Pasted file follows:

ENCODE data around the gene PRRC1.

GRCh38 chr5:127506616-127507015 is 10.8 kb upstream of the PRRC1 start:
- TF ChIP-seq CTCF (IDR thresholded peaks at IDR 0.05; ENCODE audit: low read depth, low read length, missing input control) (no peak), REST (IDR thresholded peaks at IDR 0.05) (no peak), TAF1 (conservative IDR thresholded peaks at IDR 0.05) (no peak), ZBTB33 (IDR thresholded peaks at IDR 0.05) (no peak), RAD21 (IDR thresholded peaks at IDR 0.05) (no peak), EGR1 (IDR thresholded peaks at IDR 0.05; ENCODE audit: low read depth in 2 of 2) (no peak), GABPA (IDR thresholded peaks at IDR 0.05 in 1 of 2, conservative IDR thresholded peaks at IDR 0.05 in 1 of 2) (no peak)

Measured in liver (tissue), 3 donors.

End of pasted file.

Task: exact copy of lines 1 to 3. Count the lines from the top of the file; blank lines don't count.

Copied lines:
ENCODE data around the gene PRRC1.

GRCh38 chr5:127506616-127507015 is 10.8 kb upstream of the PRRC1 start:
- TF ChIP-seq CTCF (IDR thresholded peaks at IDR 0.05; ENCODE audit: low read depth, low read length, missing input control) (no peak), REST (IDR thresholded peaks at IDR 0.05) (no peak), TAF1 (conservative IDR thresholded peaks at IDR 0.05) (no peak), ZBTB33 (IDR thresholded peaks at IDR 0.05) (no peak), RAD21 (IDR thresholded peaks at IDR 0.05) (no peak), EGR1 (IDR thresholded peaks at IDR 0.05; ENCODE audit: low read depth in 2 of 2) (no peak), GABPA (IDR thresholded peaks at IDR 0.05 in 1 of 2, conservative IDR thresholded peaks at IDR 0.05 in 1 of 2) (no peak)